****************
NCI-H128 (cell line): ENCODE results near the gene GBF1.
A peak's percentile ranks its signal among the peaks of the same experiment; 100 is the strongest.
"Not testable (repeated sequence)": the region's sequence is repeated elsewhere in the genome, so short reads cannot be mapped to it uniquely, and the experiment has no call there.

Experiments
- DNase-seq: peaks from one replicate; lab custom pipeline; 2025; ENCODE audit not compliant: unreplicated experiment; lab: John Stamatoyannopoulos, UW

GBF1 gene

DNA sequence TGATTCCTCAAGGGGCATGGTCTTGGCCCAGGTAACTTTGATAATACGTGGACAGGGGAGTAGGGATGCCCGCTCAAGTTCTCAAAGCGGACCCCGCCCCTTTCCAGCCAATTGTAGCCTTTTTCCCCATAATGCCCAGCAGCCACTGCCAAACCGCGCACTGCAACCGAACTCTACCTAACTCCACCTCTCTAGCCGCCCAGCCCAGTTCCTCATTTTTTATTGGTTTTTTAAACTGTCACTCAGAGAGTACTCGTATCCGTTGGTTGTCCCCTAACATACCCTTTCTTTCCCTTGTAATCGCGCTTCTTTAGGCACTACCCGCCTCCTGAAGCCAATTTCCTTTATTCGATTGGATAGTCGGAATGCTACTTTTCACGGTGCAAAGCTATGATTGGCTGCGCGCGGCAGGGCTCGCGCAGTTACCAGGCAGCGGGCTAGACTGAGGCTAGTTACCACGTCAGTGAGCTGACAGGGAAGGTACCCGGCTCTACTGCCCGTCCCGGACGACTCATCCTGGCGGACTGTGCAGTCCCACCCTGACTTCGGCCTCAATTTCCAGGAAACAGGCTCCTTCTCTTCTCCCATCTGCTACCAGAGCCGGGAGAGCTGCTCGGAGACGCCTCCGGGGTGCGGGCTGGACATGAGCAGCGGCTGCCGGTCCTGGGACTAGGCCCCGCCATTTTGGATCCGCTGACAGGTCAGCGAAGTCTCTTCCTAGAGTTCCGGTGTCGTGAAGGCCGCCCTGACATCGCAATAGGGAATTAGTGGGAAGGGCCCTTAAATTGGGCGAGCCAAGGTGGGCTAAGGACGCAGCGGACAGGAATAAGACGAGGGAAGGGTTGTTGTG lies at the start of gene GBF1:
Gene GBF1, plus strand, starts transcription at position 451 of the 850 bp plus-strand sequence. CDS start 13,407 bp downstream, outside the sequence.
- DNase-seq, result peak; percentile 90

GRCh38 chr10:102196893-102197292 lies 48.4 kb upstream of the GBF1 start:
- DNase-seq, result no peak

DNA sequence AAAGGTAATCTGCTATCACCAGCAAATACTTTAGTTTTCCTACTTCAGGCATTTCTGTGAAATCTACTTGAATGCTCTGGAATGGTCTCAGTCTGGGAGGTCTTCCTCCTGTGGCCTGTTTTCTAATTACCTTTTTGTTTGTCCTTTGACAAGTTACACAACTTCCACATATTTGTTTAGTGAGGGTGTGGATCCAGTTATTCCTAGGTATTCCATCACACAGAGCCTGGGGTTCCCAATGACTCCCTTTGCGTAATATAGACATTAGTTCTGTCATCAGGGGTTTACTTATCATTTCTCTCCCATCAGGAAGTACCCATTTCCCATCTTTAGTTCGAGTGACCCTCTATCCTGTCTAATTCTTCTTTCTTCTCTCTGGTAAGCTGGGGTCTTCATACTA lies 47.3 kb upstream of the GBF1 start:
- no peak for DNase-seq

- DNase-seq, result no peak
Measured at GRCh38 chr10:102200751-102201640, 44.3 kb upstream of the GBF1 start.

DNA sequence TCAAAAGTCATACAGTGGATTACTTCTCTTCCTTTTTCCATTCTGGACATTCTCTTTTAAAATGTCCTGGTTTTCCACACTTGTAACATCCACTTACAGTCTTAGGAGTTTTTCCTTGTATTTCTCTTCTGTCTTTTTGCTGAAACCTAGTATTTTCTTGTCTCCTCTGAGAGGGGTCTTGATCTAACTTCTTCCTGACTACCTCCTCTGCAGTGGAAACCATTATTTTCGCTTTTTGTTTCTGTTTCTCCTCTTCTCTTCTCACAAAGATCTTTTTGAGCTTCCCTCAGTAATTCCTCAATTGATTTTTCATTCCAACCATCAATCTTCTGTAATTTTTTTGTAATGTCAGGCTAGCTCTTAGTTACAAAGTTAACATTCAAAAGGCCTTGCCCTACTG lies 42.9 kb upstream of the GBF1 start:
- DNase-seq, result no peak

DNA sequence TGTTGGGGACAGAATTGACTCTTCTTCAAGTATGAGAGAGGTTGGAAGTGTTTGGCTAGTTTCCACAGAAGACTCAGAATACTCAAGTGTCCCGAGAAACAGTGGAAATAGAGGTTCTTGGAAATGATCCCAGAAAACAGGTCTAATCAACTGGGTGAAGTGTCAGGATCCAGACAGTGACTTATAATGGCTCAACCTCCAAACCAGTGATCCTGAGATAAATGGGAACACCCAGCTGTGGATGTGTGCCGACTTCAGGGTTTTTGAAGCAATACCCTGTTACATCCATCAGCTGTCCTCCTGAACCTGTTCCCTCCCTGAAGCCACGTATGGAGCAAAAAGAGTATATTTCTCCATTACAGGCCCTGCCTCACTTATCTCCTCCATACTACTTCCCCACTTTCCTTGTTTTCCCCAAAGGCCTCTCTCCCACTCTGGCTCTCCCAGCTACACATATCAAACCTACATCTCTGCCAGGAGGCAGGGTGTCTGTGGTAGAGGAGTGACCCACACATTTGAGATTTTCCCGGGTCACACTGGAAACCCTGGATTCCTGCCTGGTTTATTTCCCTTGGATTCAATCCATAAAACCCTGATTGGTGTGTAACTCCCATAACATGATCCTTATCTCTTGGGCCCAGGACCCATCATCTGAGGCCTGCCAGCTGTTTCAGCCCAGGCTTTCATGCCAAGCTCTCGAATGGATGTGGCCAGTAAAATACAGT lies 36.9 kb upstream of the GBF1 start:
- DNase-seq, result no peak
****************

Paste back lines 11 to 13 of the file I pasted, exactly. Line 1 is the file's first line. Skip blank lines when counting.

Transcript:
- DNase-seq, result no peak

DNA sequence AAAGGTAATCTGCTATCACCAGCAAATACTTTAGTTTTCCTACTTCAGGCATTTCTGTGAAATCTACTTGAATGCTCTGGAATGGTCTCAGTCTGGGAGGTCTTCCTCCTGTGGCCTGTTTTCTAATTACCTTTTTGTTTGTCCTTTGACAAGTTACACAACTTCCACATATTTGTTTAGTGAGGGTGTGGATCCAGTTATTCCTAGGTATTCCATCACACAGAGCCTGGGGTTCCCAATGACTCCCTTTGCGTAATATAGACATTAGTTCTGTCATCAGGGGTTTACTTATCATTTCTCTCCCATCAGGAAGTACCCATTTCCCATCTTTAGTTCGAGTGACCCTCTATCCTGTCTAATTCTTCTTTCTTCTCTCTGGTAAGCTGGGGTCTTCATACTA lies 47.3 kb upstream of the GBF1 start:
- no peak for DNase-seq